Avadhi, Bhojpuri, Malvi, etc. But like all unnatural schemes this koo
    was bound to fail. Because the masses could not be made to purge their
    common speech of all these "foreign" words. It was most ironic. Because
    all these dialects are part of the soil from ages. It was only after the
    eighth century that the Arabic and Persian words began to trickle down
    into the speech of the masses after the Muslim invaders began their
    inroads into the subcontinent.

    Therefore, truly speaking, the Arabic and Persian words can be termed as
    "foreign" to the subcontinent. While the words of Braj, Bhojpuri, Avadhi
    or Malvi are indeed very much indigenous. The Pakistanis along with
    their Hindi-baiter Indian cousin should shun the Arabic or Persian words
    if at all they are so averse to "foreign" words. But blind dogma can
    never be countered with reason. This chauvinism went to such an extent
    that the Pakistanis began saying Allah Hafiz when they realised that
    Khuda in Khuda Hafiz hails from Iranian culture, which today belongs to
    the Shias of Iran, a bete noire for all Sunnis. Thus the Pakistanis'
    inability to do away with Hindi words from their "living speech is an
    indication that Hindi indeed is a natural speech, a "living speech" of
    the subcontinent. What keeps Hindi and Urdu apart is the "left-going"
    script of Urdu. If this dividing factor is removed then Pakistan has
    forty million Hindi-speaking population. Pakistani schools do not teach
    Hindi. But it is part of the "Indian studies". At one time Lahore
    University had courses in Hindi up to post graduate level.

    But now in Pakistan only Karachi University has provision of Hindi
    studies. In the Karachi University building under the picture of Panini
    on the wall his name is given in English, Urdu and also Hindi. Pakistan
    proudly mentions Panini as its national hero. Many postal stamps sport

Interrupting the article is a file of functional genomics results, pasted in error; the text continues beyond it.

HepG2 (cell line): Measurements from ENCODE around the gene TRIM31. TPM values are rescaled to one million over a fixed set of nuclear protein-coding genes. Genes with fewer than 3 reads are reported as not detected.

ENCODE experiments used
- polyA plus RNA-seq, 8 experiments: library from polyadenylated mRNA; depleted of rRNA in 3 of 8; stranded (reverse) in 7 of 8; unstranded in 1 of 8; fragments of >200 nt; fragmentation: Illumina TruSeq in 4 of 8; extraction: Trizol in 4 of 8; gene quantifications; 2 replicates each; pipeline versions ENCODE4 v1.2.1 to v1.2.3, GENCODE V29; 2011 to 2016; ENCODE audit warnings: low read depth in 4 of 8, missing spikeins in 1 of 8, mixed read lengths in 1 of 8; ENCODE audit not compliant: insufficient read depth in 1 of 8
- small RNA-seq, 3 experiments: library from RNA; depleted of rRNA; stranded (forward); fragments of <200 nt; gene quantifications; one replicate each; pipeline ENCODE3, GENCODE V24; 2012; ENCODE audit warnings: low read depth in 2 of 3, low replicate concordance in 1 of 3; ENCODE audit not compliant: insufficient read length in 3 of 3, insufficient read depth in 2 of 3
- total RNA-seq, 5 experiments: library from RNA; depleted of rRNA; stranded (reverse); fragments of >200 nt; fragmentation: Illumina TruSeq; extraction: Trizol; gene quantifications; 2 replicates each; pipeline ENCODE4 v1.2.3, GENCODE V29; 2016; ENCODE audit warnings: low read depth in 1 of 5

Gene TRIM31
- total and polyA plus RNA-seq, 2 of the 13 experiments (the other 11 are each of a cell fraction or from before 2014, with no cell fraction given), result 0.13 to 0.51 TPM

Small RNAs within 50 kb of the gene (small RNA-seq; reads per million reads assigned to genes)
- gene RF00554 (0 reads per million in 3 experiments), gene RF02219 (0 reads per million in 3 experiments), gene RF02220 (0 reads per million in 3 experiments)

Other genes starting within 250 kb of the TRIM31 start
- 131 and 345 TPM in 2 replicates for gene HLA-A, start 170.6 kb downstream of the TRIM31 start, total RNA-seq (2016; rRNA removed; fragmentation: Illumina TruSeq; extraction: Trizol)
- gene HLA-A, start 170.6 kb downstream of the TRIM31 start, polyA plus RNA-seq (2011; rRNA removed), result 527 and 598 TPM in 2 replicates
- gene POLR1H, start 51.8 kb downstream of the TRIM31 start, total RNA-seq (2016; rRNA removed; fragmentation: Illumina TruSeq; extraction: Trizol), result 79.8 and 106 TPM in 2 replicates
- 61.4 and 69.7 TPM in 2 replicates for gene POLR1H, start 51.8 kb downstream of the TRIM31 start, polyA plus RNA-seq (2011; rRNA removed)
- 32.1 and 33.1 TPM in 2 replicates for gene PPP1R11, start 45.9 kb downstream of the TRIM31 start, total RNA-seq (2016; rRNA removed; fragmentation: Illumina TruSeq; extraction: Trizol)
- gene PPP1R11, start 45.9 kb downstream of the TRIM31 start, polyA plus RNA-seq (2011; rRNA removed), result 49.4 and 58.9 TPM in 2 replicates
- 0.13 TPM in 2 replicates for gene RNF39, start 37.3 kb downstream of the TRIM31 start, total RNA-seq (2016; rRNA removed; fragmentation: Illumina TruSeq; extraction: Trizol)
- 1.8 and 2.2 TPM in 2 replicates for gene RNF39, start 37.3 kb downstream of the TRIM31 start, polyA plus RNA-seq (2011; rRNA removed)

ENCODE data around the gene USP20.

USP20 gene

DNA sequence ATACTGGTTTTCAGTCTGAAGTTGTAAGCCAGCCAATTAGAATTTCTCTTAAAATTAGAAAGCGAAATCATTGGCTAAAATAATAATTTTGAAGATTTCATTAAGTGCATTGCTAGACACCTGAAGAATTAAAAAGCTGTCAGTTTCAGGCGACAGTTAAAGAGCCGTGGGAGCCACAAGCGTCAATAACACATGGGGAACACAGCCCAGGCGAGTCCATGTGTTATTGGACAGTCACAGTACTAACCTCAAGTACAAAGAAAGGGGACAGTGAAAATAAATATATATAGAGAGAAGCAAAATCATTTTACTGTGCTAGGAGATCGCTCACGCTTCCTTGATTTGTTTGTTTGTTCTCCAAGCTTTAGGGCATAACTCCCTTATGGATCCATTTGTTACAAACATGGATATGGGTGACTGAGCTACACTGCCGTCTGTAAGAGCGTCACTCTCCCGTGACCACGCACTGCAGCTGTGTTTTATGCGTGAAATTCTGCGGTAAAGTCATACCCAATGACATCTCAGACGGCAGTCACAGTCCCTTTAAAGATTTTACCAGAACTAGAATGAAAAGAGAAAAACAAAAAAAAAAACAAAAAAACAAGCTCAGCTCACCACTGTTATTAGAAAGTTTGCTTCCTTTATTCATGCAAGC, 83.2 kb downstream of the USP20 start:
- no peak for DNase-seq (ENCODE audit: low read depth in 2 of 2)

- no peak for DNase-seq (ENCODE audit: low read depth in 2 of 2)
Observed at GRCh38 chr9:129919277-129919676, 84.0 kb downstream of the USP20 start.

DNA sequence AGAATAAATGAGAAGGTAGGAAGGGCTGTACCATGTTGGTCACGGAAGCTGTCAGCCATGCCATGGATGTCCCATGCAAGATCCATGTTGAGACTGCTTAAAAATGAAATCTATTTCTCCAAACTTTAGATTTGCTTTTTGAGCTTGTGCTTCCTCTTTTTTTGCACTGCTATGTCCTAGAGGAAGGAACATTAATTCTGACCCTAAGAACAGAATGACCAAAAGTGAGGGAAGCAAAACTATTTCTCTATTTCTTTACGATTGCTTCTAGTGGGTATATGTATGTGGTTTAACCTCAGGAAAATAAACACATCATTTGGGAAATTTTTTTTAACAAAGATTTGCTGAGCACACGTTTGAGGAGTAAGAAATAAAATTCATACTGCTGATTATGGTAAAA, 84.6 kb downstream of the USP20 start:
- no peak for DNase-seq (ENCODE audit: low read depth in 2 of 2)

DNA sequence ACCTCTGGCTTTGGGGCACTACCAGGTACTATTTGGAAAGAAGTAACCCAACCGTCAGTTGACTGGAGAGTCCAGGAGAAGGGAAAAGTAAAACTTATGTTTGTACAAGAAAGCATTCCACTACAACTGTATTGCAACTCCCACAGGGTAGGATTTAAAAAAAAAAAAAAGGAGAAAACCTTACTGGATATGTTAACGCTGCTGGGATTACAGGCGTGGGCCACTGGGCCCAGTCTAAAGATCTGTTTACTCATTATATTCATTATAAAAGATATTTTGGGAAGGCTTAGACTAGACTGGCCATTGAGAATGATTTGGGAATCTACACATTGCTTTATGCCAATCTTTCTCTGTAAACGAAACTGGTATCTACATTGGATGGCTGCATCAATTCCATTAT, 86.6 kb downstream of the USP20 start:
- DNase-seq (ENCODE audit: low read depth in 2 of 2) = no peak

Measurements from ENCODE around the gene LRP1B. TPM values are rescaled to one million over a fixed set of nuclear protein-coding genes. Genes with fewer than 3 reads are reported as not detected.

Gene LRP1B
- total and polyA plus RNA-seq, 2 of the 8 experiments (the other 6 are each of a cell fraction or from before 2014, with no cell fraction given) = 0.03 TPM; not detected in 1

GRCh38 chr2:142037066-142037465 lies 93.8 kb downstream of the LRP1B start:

Panini's pictures. The Hindi-lover in Pakistan Dr Shahida Habib says
    that if the Pakistanis intend to counter Indians in the field of
    ideology and thinking, Pakistanis will have to learn Hindi. In the Dayal
    Library in Lahore there are some 14,000 Hindi titles. Many Sanskrit
    manuscripts are lying there gathering dust of ages. Many people from
    Uttar Pradesh and Bihar had migrated to Pakistan. They now even read
    poems by Ghalib and other Urdu stalwarts in Devnagari script published
    by Rajpal Publishing Co. Shahila Habib follows Ahmedia sect. Some years
    back when she visited Qadiyan in Gurdaspur district, she expressed her
    desire to translate in Urdu, Dinkar's Sanskriti ke Char adhyay. Hindi
    people are in the forefront in politicizing a language. They organise
    world Hindi conventions in Fiji, Trinidad and Mauritius. But when people
    of Indian origin are threatened in Fiji, these Hindi lovers cannot spare
    a word of sympathy for these overseas brothers. This apathy of
    Hindi-speaking people is the biggest impediment in the development of
    the languag

    ------------------


    #2
    What are you trying to say ?
    That all Hindi speaking people are one nation ?
    I don't agree.There are 14 main languages alone in India, not to speak of sub dialects ?
    If you are saying there is 'Pure' Hindi you are wrong again.
    AS for the Allah Hafeez business, it is hilarious.
    I don't think Pakistanis started it because of Iranians.
    They started it because Khuda means God for both Hindus and Muslims
    Finally I always found Urdu pleasing on ears.
    Sanskritised Hindi is unnatural because Sanskrit never was a living language.
    Believe me, I grew up learning Sanskrit.It is like Latin.

    Comment


      #3
      Urdo is different to hindi because of so many words of turkish, mongol, persian and arabic in it.

      Comment


        #4
        Originally posted by Azad Munna:

        But now in Pakistan only Karachi University has provision of Hindi
        studies. In the Karachi University building under the picture of Panini
        on the wall his name is given in English, Urdu and also Hindi. Pakistan
        proudly mentions Panini as its national hero. Many postal stamps sport
        Panini's pictures. The Hindi-lover in Pakistan Dr Shahida Habib says
        that if the Pakistanis intend to counter Indians in the field of
        ideology and thinking, Pakistanis will have to learn Hindi. In the Dayal
        Library in Lahore there are some 14,000 Hindi titles.

        A most interesting post. But I personally find URDU a very rich and "charming" language and I don't know why the present generation Pakis should fall prey to Hindi.May be due to over-exposure to the "Hindi" media ...

        Comment


          #5
          persian and hindi is members of same family
          of languages

          Comment